Biden White House inching toward socialized medicine
In last week’s State of the Union address, President Biden touted efforts by his administration to strengthen American health care, saying, “we’re taking on powerful interests to bring your health care costs down so you can sleep better at night.”
It’s a solid applause line. But what has the Biden administration actually done around health care? Not much to be proud of.
The White House and its allies in Congress have injected more government into medicine rather than relying on free market mechanisms that work in nearly every other sector of the U.S. economy. The Inflation Reduction Act — a key vehicle of Mr. Biden’s health care agenda — is a prime example.
The legislation — passed and signed into law last year — included an extension of enhanced Affordable Care Act subsidies. While proponents argue that the move lowers payments for Americans on Obamacare exchanges, it does nothing to address the true cost of care. The sleight of hand simply shifts when and who is feeling the financial squeeze. And in this case, it’s the taxpayers. The extension is expected to cost roughly $64 billion over three years.
And like the quagmire of college tuition costs, more government health care spending begets even higher costs. It’s a merry-go-round that’s difficult to stop.
On top of dumping more taxpayer dollars into health care, the IRA applies government price controls to prescription drugs accessed through Medicare. While this strategy may be attractive to rein in the cost of some medication in the short run, it does nothing to address the main reason why U.S. expenditures on prescription drugs have tripled since 2000.
The middlemen of the drug supply chain — called pharmacy benefit managers — are major culprits behind rising drug prices. Through their pay-for-play scheme, the entities clandestinely inflate the cost patients pay for medication by billions of dollars a year to pad their own pockets.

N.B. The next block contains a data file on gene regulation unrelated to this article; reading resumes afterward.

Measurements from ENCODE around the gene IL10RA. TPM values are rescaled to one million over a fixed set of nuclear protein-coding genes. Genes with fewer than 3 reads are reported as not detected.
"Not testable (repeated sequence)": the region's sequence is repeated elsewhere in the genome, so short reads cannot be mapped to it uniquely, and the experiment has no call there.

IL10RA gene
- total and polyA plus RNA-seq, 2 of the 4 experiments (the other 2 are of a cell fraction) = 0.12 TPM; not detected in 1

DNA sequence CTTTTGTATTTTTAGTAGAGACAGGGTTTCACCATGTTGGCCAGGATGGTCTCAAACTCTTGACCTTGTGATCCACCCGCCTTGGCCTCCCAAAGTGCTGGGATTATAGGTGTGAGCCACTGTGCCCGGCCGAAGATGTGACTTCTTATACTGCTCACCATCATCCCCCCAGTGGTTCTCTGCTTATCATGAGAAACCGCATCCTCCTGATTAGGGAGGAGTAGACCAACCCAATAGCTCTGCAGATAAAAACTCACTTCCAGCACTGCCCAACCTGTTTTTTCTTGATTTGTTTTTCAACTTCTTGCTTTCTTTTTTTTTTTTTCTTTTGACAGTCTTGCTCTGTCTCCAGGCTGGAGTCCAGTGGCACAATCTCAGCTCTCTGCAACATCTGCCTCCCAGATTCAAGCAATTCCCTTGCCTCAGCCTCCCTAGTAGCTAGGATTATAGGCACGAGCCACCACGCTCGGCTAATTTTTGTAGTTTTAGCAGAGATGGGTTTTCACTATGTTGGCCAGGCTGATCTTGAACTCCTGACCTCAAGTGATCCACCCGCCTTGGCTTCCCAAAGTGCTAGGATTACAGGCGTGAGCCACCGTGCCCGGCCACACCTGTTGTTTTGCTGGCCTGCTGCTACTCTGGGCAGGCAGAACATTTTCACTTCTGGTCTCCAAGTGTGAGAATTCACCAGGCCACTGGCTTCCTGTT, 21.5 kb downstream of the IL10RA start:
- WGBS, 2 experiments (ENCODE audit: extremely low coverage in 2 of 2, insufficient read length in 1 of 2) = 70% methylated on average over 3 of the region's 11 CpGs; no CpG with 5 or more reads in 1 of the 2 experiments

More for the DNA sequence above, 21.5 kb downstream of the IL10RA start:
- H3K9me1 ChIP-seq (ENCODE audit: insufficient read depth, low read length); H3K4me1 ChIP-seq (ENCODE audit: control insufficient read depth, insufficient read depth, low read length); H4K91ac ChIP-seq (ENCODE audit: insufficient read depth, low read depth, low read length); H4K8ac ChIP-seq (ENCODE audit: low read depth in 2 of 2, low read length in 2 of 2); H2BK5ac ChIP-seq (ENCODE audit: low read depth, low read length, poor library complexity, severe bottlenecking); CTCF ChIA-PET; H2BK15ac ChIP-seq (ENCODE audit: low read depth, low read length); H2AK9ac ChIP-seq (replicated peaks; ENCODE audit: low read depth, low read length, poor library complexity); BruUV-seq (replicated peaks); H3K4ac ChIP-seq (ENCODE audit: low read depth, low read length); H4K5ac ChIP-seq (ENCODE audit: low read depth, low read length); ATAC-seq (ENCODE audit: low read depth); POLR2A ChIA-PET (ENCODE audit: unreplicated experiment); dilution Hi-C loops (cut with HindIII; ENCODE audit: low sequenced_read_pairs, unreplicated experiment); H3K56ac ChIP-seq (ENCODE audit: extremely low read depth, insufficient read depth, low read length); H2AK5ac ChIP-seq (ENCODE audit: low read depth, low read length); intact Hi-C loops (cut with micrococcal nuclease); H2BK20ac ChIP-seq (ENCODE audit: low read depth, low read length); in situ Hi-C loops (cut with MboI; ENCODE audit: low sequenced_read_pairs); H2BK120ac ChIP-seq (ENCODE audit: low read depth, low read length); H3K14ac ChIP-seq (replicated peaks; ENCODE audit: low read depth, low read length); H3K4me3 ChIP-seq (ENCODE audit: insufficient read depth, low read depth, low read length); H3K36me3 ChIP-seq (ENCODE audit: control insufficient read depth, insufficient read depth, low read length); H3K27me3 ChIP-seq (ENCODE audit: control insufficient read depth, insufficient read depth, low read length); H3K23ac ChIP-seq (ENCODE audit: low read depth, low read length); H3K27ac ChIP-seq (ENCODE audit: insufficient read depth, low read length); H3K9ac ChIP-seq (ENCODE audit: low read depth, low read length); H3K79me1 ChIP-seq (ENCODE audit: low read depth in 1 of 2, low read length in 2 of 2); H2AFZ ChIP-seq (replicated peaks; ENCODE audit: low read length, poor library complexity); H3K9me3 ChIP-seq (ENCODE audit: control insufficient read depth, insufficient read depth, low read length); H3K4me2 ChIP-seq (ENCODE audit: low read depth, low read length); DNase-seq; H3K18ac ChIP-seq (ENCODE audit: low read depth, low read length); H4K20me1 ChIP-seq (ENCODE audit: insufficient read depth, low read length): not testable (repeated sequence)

Research from Georgia Republican Rep. Buddy Carter, a former pharmacist, finds that PBMs retain nearly 70% of total U.S. spending on medicine. Demonizing drugmakers — a common scapegoat for Democrats — is misplaced ire.
Government price controls also compromise health care innovation. On average, it costs $2.6 billion to bring a new drug to market. If companies are unable to recoup research and development expenses because of government price manipulation, the pipeline of new drugs will slow down — limiting access to lifesaving treatments, therapies and vaccines.
This scenario is no longer hypothetical; it’s reality. Since the passage of the IRA, some drugmakers have already scaled back investments in new cancer treatments. This is only the beginning. It will take years to realize the full extent to which innovation has been sabotaged and lives have been lost.
Considering these unintended consequences, it’s troubling that the Biden administration and its allies in Congress continue to barrel down this path to socialized medicine — and, even worse, hang their hats on it. The alarming consequences of the approach are on full display across the pond. As one recent headline succinctly put it, “The U.K.’s Government-Run Healthcare Service is in Crisis.”
Socialized health care has Britons facing rationing and falling quality of care.
On average, those who have had a heart attack or stroke wait more than an hour and a half for an ambulance. About 20% of residents are on waiting lists for an appointment or treatment. One in 10 are waiting for nonemergency procedures such as hip replacements. And most concerningly, the Royal College of Emergency Medicine estimates that up to 500 Britons are prematurely dying weekly because of these delays — a problem the National Health Service itself acknowledges.
In last week’s address, Mr. Biden championed his administration’s efforts inching the U.S. toward socialized medicine. Given the consequences of government-run health care that are unfolding here and abroad, White House officials should be asking themselves, is this something we really want to be proud of?